The 1980s brought a rejuvenation in the very definition of action films. The likes of Arnold Schwarzenegger, Sylvester Stallone and Steven Seagal released huge commercial success after huge commercial success playing alpha males who could fight their way out of any situation. In the Christmas of 1988, one actor, with no background in action helped create one of the most iconic action heroes, a man who was just an ordinary New York City cop placed in extraordinary circumstances. That actor was Bruce Willis, that cop was John McClane and that film was Die Hard.
Visiting his wife and daughter in Los Angeles for Christmas, Officer John McClane (Willis) finds himself stuck in the Nakatomi Plaza when devious German terrorist, Hans Gruber (Alan Rickman) and his cronies take hostages while trying to rob gold bullion from the tower. Managing to outwit his enemies, McClane must stop the terrorists before they get away and hopefully get to spend Christmas with his family.
The plot is simple, but the effect is fantastic. From the tension-filled vent scenes, via the scenery-chewing Germans to the memorable Christmas-themed one-liners, Die Hard is as iconic as it is brilliant. Willis’ McClane is he epitome of ‘average Joe’ who finds himself in a bad situation relying on his wits against enemies who outnumber and outgun him at every turn. His over-the-microphone relationships with Sgt. Al Powell (Reginald VelJohnson) and Rickman’s Gruber give him the ability to crack-wise and despite getting beaten up, shot at and blown up he continues to keep a smile on his face and a Christmas song in his heart.
Despite Willis being the lead, he owes the super stardom he received after Die Hard to Alan Rickman. The celebrated character actor is on startling form as he chews scenery and curls his lips as he pronounces every word. He is the dark, shadowy, sinister heart of Die Hard and his exchanges with McClane form the basis of all the tension and drama that the film has to offer. With there help the plot barely gives you time to pick at any plot holes and you’re having too much fun to even try.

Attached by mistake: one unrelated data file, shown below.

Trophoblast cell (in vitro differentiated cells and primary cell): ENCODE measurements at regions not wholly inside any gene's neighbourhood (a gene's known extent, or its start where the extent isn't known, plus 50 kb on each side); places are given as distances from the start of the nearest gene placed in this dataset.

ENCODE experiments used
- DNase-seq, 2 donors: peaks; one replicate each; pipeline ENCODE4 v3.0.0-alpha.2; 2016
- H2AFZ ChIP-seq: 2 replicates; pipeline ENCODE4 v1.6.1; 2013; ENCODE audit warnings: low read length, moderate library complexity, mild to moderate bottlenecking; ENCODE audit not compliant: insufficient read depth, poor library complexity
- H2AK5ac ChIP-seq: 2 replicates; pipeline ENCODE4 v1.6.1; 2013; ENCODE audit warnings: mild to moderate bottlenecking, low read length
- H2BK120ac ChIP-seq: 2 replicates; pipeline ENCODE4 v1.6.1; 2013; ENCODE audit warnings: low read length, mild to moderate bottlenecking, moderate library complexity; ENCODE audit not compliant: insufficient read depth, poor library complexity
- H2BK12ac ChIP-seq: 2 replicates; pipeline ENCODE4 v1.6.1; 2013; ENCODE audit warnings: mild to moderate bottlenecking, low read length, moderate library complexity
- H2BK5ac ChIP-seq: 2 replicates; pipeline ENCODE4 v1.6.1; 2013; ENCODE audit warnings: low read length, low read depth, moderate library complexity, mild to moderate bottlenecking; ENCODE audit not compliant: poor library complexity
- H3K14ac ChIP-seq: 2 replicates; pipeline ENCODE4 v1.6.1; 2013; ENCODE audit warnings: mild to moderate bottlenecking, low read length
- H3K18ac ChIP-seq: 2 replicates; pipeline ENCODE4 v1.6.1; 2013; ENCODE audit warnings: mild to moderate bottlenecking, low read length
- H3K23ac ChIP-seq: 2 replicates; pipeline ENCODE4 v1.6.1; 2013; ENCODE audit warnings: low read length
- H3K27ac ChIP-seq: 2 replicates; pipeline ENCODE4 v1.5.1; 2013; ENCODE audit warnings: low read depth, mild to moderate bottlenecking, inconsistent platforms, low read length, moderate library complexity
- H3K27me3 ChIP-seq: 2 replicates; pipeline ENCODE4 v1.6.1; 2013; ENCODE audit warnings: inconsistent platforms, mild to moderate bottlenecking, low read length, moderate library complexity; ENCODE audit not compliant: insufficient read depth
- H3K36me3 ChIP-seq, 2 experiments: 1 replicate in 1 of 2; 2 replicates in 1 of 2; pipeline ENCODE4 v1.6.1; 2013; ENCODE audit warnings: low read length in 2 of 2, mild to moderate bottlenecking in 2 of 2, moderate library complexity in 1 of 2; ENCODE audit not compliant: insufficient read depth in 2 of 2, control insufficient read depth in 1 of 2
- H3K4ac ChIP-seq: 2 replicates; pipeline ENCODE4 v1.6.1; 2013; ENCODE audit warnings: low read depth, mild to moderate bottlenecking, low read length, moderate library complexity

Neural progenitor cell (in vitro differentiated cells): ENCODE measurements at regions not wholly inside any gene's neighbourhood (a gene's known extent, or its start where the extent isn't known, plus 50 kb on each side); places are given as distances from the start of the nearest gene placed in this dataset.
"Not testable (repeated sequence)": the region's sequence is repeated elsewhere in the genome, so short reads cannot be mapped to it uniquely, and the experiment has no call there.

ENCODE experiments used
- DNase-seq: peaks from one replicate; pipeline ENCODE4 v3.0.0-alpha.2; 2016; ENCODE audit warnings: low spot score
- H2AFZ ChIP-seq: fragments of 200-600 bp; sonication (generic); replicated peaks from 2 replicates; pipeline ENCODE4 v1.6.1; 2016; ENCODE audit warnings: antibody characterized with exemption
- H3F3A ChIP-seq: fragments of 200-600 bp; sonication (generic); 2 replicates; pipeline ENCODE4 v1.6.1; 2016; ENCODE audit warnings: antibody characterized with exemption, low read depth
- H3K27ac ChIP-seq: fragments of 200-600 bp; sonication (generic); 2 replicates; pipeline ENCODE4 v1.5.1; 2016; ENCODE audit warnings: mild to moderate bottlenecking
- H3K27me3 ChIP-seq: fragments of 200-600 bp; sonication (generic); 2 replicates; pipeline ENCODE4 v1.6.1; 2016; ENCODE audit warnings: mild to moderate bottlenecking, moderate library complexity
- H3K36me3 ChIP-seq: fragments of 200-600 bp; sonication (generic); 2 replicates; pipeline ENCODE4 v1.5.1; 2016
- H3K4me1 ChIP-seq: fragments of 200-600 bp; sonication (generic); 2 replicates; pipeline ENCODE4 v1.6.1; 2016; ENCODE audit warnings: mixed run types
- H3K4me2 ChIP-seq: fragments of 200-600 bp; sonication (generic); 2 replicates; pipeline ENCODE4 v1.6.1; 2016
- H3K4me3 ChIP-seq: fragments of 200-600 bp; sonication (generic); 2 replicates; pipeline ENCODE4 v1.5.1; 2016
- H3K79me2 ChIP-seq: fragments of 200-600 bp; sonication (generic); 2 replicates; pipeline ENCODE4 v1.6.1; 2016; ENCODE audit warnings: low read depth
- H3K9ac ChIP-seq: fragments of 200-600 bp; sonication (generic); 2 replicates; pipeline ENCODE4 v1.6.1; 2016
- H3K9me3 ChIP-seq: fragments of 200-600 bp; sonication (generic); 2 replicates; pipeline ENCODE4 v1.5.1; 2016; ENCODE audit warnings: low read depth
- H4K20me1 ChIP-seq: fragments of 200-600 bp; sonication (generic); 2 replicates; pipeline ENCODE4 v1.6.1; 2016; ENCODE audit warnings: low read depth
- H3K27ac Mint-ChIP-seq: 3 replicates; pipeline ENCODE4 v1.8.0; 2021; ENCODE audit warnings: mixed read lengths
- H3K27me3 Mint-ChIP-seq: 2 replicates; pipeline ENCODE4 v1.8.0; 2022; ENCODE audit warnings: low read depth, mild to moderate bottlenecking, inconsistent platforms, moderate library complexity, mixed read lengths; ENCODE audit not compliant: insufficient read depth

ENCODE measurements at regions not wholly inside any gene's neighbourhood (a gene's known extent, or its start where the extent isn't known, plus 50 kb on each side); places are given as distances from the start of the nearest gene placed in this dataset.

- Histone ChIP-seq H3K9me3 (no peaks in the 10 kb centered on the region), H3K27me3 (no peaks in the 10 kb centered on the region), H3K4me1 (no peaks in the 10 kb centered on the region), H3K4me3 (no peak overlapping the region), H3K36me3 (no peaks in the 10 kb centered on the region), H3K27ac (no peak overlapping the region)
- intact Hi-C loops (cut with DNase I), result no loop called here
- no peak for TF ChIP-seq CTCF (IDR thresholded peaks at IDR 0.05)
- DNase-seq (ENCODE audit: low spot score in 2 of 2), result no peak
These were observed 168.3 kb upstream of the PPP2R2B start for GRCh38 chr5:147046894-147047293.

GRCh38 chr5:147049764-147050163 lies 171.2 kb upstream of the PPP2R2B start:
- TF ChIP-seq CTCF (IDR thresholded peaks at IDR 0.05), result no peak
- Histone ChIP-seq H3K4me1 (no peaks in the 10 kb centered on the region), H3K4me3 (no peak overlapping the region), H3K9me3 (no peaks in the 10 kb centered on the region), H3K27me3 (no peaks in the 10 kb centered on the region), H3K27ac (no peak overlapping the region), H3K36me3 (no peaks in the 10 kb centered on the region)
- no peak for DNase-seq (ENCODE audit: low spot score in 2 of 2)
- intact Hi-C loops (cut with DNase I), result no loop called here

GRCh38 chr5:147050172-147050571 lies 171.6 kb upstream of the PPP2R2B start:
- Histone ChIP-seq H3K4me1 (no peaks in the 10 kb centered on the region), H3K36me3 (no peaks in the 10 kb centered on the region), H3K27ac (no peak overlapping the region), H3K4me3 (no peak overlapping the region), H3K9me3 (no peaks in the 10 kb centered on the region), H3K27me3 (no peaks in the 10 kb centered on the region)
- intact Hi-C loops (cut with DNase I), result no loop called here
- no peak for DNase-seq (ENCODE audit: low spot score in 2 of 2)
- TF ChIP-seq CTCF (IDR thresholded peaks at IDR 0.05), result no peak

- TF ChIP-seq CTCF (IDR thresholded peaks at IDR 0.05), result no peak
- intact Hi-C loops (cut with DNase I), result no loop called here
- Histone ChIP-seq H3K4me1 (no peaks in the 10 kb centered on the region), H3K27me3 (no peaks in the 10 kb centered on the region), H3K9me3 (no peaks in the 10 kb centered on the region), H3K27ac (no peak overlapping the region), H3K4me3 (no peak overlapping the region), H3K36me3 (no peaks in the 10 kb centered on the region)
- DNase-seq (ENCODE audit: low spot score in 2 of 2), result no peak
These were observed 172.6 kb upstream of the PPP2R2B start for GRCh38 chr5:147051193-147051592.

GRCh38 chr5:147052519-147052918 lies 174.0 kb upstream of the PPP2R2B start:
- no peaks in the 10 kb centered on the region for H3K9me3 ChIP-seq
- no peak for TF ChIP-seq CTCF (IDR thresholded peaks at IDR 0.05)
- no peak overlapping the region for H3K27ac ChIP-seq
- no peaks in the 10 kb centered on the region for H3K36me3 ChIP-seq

So successful was Die Hard that it launched a franchise that is still running to this day and while some of the sequels, notably Die Hard with a Vengeance are very good, none are able to reach the giddy heights that the original climbed to. It has become part of our social consciousness and every action film cliche can be traced back to Die Hard. There’s the quippy one-liners, the FBI taking control of the scene, the bungling head of the police force and the honest-as-salt journeyman cop saving the day both in and out of the Plaza. Plus it’s a pretty good Christmas film to boot.
Die Hard has it all and stands at the apex of the action film genre with almost no equal. Stallone had Rocky, Arnie had The Terminator and Willis has Die Hard and these three men especially redefined what it meant to be called an action film. Without them the new generation of action films would never have been made. While Die Hard is a tough film to sum up in a few short words, Officer John McClane even has that covered: Yippie kay-yay motherfucker